MARSHALL - The Marshall Area Fine Arts Council picked an appropriate theme this year for its 5th annual Christmas Tea on Saturday - snowmen and snowflakes.
But organizers got more than they could have ever anticipated last weekend with a tenacious blizzard that caused the event to be postponed for a week. Despite the delay, the 2010 Christmas Tea at the Arts Center was a huge success, said Carol Purrington, president of the MAFAC board. Changing the 3 p.m. session to a 10 a.m. one this year seemed to be more accommodating.
"It was a great turnout, and I think, even though we had to postpone it, changing our time schedule helped us," Purrington said. "This year we decided to make it a brunch and we got a wonderful response."
Photo by Jenny Kirk
Rick Purrington reads “A Stranger in the Woods,” a story that fit into the snowman and snowflake theme for the 2010 Marshall Area Fine Arts Council Christmas Tea at the Arts Center on Saturday in Marshall.
At two seatings - one at 10 a.m. and the other at 12:30 p.m. - MAFAC volunteers served quiche, muffins and a warm fruit cup courtesy of DeVos Catering in addition to an endless supply of tea flowing from real silver teapots and vanilla ice cream and snowman candies for dessert. While the nearly 40 attendees dined at beautifully-decorated tables and conversed with each other, Dana Funk provided entertainment with Christmas carols at the piano.
"We can seat 36 people and we sold out ahead of time last week," Purrington said. "Of course, some that bought tickets for last week couldn't come this week. But we had a waiting list so it worked out fine."
Bev Kenyon has been the chairperson for the event since its beginning. But Kenyon, who is also the curator at the Lyon County Museum, will be stepping down after this year's Christmas Tea.
"I was very pleased with the turnout (Saturday)," Kenyon said. "Everybody was having a good time. It's been fun.
"We've had great support. The workers have been terrific. But I am running out of steam and themes and books, so it was time. I will just come and sit next year and enjoy."
When MAFAC organizers walked across the street four years ago to ask for Kenyon's assistance, she let them know that she had high standards.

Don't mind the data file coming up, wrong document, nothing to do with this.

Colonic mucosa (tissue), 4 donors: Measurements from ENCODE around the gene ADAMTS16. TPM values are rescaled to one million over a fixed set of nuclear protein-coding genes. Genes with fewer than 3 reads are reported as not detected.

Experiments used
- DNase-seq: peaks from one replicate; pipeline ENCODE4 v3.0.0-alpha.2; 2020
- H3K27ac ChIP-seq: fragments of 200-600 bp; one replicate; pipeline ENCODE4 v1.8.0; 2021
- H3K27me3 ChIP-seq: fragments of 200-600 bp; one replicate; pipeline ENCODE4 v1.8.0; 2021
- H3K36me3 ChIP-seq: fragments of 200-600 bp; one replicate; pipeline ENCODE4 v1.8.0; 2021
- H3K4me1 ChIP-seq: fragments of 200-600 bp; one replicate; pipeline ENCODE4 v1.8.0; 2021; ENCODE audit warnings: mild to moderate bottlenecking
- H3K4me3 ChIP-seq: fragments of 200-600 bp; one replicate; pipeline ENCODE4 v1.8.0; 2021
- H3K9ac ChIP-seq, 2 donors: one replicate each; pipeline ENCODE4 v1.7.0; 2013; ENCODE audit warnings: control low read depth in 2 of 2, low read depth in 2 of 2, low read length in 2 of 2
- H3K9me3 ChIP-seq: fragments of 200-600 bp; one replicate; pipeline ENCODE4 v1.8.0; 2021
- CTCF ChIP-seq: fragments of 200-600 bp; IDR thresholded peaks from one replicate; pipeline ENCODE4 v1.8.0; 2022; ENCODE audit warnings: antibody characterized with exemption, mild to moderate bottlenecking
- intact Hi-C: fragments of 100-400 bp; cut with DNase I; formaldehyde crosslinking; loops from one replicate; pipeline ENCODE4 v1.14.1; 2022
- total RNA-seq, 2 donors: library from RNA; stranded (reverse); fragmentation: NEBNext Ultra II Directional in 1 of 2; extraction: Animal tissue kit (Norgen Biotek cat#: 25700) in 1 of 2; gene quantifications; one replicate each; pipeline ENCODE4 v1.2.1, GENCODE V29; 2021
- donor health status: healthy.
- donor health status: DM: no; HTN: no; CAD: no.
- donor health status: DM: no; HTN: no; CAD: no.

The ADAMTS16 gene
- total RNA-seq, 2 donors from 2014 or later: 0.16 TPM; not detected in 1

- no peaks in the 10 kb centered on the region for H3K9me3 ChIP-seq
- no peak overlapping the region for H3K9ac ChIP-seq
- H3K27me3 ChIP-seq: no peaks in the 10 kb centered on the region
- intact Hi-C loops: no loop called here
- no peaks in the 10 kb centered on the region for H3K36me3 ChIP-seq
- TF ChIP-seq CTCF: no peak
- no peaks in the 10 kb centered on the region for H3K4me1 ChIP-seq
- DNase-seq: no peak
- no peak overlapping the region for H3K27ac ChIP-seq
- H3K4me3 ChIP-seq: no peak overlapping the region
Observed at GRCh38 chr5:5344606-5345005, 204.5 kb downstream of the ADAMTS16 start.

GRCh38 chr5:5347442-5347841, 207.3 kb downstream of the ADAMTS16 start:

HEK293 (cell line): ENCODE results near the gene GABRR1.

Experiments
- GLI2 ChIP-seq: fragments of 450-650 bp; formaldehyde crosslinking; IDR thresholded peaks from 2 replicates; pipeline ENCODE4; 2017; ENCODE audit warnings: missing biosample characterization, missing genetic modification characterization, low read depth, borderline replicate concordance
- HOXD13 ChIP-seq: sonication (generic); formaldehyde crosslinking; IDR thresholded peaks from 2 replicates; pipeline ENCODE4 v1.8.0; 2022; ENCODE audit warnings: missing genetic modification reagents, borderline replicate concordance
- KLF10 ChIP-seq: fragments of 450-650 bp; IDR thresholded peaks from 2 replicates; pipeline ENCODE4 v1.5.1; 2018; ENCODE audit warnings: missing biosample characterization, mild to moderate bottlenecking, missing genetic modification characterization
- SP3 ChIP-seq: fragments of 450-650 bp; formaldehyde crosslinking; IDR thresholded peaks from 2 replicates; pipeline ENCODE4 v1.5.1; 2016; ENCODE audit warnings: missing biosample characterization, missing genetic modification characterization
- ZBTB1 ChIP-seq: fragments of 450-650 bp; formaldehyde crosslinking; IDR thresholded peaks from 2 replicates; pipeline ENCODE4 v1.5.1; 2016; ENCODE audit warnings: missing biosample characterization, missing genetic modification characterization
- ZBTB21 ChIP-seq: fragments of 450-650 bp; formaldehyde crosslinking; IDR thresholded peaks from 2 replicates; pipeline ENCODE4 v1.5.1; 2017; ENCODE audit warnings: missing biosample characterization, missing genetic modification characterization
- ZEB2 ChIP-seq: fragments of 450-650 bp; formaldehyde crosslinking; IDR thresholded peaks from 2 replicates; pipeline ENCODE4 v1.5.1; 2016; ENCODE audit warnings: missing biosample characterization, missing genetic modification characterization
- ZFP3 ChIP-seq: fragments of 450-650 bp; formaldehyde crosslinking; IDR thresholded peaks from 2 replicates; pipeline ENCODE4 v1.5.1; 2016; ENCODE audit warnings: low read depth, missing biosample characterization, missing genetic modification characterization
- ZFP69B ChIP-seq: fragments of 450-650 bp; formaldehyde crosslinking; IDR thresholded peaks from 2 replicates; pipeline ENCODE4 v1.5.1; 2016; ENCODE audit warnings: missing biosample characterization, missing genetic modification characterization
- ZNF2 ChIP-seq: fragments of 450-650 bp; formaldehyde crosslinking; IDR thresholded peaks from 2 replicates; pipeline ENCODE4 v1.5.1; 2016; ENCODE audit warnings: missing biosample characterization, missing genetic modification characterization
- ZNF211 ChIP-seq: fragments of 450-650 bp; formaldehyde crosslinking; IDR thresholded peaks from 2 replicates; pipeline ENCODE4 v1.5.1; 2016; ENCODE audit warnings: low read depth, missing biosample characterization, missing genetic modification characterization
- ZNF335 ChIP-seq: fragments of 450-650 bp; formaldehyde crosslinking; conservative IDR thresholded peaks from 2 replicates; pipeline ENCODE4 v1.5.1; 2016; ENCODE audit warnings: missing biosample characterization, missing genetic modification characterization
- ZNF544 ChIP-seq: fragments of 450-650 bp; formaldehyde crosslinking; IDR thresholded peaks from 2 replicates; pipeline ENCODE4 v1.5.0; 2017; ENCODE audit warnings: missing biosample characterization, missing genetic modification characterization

"I asked how many tablecloths we had," Kenyon said. "We had three red and three green, so I said, 'That'll work.' Then I asked what kind of dishes we had and they said we could use paper plates. I said, 'No we can't, and that's how it started.'"
Themes change every year. "We've had a nutcracker theme and an angel theme," Purrington said. "This year it was snowmen and snowflakes. That's why our color-scheme was different. Usually, we've gone with the red and green. But this was fun."
Seven-year-old Mackenna Eickhoff was attending the Christmas Tea for the first time.
"It was good," she said. "I came with my mom (Tina). The food was good and it was fun to get all dressed up."
Eickhoff is looking forward to giving her mom a present for Christmas and coming back to the Christmas Tea next year.
Jackie Zerr, a retired Marshall Middle School teacher, also had a good time.
"It was fun to be here," Zerr said. "I've been part of MAFAC since the beginning. I've tried to help out. I think (MAFAC has) done a wonderful job of developing part of the community and promoting creativity. There's a lot of local talent here."
Mark Schwanebeck was scheduled to read a snowman story, but couldn't make it this week, so Rick Purrington read "A Stranger in the Woods." Afterwards, everyone sang "Frosty the Snowman."
Despite all the juggling, organizers are hopeful for next year.
"We're going to miss Bev," Carol Purrington said. "We don't know if we'll do the Christmas Tea next year. It depends on whether somebody steps up, so we'll see."